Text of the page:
In 2010, the Group on Earth Observations (GEO) published a Carbon Observation Strategy for the world. This Strategy called for an Integrated Global Carbon Observing system (IGCO) that would meet the world’s increasingly pressing needs for policy-relevant scientific information about the carbon cycle.
Why Carbon? Well, carbon observations deserve very special attention because ever-increasing carbon-containing compounds in our atmosphere (carbon dioxide and methane) play a central role in driving global climate change. Plus, carbon cycling is fundamental to the entire Earth-system, affecting the Earth’s land, ocean and inland waters, and atmosphere domains. Therefore, satellite observations must address carbon in all of those domains as well as how carbon moves back and forth between them. And it’s not just about collecting carbon data, but making sure meaningful information is produced from that data to advance our scientific understanding and meet societal needs.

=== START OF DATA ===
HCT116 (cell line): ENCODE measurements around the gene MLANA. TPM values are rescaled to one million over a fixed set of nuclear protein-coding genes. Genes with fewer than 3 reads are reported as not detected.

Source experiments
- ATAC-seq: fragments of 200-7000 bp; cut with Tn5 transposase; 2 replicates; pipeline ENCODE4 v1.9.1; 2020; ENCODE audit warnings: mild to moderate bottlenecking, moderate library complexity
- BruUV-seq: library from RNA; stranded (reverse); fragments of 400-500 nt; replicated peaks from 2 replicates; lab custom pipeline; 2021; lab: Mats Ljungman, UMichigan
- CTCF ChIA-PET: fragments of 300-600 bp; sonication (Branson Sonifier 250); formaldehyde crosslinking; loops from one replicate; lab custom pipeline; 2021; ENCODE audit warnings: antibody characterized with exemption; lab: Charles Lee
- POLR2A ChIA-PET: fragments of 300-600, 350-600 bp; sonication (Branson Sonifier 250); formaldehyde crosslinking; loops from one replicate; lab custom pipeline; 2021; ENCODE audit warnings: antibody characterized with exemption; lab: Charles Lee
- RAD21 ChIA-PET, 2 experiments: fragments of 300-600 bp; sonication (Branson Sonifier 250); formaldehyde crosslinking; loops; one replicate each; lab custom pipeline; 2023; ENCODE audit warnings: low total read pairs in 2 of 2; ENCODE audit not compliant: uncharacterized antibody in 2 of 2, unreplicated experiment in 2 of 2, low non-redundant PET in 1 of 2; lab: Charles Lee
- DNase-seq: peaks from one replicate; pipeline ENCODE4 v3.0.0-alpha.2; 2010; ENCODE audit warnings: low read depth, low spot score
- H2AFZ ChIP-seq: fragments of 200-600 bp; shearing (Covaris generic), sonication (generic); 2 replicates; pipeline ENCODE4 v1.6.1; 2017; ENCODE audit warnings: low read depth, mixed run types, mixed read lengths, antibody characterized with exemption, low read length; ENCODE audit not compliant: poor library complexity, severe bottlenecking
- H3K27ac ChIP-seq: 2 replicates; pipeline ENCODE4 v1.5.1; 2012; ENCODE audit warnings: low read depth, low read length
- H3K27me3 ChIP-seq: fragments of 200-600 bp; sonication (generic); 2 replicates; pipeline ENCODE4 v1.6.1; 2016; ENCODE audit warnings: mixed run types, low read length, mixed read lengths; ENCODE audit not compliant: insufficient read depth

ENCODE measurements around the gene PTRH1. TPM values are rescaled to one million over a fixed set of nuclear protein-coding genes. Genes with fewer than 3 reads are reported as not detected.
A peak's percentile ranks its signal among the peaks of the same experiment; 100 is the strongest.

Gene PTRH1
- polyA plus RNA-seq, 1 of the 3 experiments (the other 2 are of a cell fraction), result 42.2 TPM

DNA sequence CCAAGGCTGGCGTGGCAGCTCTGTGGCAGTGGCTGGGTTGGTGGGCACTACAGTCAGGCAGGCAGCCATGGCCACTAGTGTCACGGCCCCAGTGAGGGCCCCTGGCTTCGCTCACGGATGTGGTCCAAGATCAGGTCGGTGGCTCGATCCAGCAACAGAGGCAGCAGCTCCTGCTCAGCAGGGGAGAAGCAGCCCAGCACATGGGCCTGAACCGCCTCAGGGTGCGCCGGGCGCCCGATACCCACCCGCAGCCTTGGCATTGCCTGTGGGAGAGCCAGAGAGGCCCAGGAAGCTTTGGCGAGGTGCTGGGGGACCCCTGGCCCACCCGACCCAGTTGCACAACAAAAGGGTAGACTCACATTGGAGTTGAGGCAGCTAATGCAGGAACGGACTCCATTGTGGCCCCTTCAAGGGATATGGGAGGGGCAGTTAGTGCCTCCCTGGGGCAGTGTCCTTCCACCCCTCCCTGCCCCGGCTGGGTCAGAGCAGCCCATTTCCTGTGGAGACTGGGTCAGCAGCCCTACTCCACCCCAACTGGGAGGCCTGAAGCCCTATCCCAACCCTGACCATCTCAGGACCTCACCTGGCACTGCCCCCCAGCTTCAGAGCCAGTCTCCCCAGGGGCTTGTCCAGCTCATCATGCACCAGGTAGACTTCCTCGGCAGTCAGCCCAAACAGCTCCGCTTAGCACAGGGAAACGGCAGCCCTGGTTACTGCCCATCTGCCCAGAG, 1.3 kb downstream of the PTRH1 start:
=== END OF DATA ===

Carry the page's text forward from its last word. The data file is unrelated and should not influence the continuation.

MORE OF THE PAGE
Basically, carbon observations are how we, the nations of the world, will monitor the impacts of our actions and natural system changes on the Earth’s climate, so that we can make informed decisions for climate policy development, implementation, and verification.
Since satellite-Earth observations of carbon are critical for effective carbon-monitoring, CEOS, as the primary international forum for coordination of space-based Earth observations, recently published a response to GEO’s Carbon Observation Strategy: the CEOS Strategy for Carbon Observations from Space.
The CEOS Strategy details the adequacy of past, present, and planned satellite measurements of carbon in the land, oceans and inland waters, and atmosphere domains to support GEO. Specifically, it identifies important actions CEOS and its Agencies must take to better coordinate existing and future capabilities, as well as challenges that require additional resources and/or mandates beyond the present capacity of CEOS and its member Agencies.
Download the entire CEOS Carbon Strategy for Carbon Observations from Space to learn more.